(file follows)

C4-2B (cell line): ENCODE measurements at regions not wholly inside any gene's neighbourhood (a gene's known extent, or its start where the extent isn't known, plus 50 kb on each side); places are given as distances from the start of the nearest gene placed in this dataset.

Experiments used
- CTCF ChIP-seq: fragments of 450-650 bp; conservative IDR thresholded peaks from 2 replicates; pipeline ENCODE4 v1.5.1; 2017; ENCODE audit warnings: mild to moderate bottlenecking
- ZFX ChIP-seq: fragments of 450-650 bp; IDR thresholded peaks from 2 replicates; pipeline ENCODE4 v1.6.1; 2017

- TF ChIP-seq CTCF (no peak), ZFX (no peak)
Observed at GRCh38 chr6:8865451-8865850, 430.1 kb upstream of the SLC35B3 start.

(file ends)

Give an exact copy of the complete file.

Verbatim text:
C4-2B (cell line): ENCODE measurements at regions not wholly inside any gene's neighbourhood (a gene's known extent, or its start where the extent isn't known, plus 50 kb on each side); places are given as distances from the start of the nearest gene placed in this dataset.

Experiments used
- CTCF ChIP-seq: fragments of 450-650 bp; conservative IDR thresholded peaks from 2 replicates; pipeline ENCODE4 v1.5.1; 2017; ENCODE audit warnings: mild to moderate bottlenecking
- ZFX ChIP-seq: fragments of 450-650 bp; IDR thresholded peaks from 2 replicates; pipeline ENCODE4 v1.6.1; 2017

- TF ChIP-seq CTCF (no peak), ZFX (no peak)
Observed at GRCh38 chr6:8865451-8865850, 430.1 kb upstream of the SLC35B3 start.